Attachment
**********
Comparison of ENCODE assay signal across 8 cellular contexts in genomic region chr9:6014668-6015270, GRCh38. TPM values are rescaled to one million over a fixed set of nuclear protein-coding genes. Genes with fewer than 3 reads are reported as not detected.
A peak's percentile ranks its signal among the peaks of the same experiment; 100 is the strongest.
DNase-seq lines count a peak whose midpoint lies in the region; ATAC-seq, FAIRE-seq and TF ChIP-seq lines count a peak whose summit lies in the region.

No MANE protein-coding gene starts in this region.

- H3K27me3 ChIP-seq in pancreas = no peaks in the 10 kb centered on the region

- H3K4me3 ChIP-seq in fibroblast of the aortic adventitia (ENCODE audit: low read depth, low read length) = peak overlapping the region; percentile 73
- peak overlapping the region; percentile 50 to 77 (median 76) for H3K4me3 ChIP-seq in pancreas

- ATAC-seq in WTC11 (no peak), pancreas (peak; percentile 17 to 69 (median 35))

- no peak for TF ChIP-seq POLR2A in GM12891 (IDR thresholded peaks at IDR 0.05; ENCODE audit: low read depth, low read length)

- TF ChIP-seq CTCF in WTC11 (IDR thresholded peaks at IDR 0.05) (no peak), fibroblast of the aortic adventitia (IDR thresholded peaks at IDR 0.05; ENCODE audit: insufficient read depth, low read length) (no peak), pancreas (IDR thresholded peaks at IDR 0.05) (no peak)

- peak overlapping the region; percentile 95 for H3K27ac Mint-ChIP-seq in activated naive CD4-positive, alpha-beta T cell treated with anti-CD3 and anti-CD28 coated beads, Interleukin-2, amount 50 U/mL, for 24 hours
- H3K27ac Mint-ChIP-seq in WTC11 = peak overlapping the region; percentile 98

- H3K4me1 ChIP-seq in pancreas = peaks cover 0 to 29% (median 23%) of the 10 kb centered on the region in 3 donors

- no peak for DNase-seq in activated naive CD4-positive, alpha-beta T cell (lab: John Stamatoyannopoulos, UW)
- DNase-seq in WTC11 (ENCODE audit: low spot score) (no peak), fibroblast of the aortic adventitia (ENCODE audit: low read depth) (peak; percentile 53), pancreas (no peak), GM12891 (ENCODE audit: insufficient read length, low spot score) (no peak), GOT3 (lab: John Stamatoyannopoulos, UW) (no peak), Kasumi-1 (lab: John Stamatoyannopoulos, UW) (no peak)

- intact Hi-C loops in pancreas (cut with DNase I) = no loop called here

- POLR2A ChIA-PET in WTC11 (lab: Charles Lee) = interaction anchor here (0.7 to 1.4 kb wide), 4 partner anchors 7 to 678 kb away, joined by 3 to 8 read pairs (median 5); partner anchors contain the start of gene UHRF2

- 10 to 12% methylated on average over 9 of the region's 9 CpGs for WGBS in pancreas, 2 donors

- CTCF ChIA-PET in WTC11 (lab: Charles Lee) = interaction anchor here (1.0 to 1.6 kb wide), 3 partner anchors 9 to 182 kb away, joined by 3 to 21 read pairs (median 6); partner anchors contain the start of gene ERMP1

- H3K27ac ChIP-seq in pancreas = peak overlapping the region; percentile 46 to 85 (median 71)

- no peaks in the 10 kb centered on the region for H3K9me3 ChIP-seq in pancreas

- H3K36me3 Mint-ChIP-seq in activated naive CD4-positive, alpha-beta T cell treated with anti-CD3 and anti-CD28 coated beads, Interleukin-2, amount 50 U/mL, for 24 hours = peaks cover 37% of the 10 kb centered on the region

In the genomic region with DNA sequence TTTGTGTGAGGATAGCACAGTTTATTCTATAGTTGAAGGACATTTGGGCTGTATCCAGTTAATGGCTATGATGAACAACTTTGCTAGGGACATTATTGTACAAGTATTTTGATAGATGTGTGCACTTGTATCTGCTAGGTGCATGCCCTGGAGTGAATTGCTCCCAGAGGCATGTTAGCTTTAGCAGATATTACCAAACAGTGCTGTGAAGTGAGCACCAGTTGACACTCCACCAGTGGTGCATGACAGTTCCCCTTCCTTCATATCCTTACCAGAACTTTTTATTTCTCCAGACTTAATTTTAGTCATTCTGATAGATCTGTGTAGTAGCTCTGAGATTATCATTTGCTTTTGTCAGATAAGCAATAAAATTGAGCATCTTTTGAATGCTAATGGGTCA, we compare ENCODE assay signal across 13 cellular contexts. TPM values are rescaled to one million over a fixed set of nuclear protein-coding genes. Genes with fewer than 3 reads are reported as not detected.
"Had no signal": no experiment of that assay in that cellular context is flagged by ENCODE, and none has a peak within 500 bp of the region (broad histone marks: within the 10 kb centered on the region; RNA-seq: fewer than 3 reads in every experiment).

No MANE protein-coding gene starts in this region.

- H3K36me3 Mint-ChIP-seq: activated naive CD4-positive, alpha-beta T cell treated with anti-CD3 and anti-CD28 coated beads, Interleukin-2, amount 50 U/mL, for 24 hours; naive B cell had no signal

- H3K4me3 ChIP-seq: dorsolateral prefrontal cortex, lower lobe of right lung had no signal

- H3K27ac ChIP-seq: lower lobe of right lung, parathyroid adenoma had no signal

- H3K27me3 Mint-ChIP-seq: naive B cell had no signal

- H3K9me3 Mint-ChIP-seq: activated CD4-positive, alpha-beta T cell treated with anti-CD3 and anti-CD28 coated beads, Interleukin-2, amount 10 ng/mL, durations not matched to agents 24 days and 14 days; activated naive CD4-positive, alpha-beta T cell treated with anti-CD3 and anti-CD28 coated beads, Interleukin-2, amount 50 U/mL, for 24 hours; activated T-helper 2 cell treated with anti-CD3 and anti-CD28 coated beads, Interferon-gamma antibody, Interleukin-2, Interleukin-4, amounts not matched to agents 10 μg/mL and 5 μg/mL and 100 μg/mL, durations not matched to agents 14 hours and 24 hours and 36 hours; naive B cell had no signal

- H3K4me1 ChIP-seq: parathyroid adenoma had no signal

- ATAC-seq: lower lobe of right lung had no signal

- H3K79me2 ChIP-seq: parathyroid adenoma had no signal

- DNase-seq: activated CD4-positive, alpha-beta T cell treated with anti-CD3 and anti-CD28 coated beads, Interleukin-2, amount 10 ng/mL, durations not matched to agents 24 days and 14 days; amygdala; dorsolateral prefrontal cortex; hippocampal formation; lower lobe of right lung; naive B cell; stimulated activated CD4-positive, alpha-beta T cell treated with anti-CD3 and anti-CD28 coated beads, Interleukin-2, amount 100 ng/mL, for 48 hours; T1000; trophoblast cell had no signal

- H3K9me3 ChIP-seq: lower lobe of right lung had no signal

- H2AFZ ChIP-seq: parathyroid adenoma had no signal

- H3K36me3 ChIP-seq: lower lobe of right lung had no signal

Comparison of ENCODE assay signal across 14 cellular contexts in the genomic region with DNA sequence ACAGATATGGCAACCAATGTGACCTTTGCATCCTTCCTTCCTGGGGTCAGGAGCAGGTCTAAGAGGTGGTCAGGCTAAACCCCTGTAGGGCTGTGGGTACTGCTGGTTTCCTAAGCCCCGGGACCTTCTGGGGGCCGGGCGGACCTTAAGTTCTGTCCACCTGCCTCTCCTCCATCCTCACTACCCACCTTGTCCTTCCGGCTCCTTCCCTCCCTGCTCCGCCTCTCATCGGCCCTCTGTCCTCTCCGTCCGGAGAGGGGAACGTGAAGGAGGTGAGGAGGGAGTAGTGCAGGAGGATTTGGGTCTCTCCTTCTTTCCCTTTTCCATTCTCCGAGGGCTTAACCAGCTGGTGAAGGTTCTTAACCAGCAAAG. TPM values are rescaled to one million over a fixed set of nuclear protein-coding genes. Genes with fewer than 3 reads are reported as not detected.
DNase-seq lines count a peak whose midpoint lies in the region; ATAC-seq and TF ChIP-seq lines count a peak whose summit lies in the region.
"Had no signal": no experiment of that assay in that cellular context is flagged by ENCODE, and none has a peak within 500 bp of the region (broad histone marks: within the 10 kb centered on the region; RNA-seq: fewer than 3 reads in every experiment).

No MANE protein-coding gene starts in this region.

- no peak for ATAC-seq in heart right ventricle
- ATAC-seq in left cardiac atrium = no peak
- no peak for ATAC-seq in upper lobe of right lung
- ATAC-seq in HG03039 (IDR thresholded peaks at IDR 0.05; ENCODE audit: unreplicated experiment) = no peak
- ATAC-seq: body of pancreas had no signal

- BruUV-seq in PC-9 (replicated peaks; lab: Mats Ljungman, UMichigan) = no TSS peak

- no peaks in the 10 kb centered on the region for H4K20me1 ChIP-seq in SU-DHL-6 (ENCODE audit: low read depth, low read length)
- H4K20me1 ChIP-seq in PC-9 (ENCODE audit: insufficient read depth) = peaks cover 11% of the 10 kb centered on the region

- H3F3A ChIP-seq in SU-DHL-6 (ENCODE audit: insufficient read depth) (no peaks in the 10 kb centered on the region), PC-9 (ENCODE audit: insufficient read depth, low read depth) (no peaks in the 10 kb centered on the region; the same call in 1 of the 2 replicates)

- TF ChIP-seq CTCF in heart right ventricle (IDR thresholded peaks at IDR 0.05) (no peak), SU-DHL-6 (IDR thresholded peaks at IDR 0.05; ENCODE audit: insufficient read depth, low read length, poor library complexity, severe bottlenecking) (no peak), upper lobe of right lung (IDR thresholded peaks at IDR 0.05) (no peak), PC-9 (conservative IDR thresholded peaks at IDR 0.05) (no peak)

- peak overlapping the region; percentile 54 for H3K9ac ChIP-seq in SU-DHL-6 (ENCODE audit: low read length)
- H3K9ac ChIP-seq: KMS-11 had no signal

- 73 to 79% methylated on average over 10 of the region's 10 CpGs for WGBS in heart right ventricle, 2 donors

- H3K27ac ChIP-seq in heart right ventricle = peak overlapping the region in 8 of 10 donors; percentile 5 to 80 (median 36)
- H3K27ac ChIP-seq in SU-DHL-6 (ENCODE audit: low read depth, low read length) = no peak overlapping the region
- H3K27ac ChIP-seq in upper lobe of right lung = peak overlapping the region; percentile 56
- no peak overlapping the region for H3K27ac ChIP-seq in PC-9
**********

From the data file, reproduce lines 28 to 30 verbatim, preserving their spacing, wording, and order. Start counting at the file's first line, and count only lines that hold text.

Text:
- H3K27ac ChIP-seq: lower lobe of right lung, parathyroid adenoma had no signal

- H3K27me3 Mint-ChIP-seq: naive B cell had no signal

- H3K9me3 Mint-ChIP-seq: activated CD4-positive, alpha-beta T cell treated with anti-CD3 and anti-CD28 coated beads, Interleukin-2, amount 10 ng/mL, durations not matched to agents 24 days and 14 days; activated naive CD4-positive, alpha-beta T cell treated with anti-CD3 and anti-CD28 coated beads, Interleukin-2, amount 50 U/mL, for 24 hours; activated T-helper 2 cell treated with anti-CD3 and anti-CD28 coated beads, Interferon-gamma antibody, Interleukin-2, Interleukin-4, amounts not matched to agents 10 μg/mL and 5 μg/mL and 100 μg/mL, durations not matched to agents 14 hours and 24 hours and 36 hours; naive B cell had no signal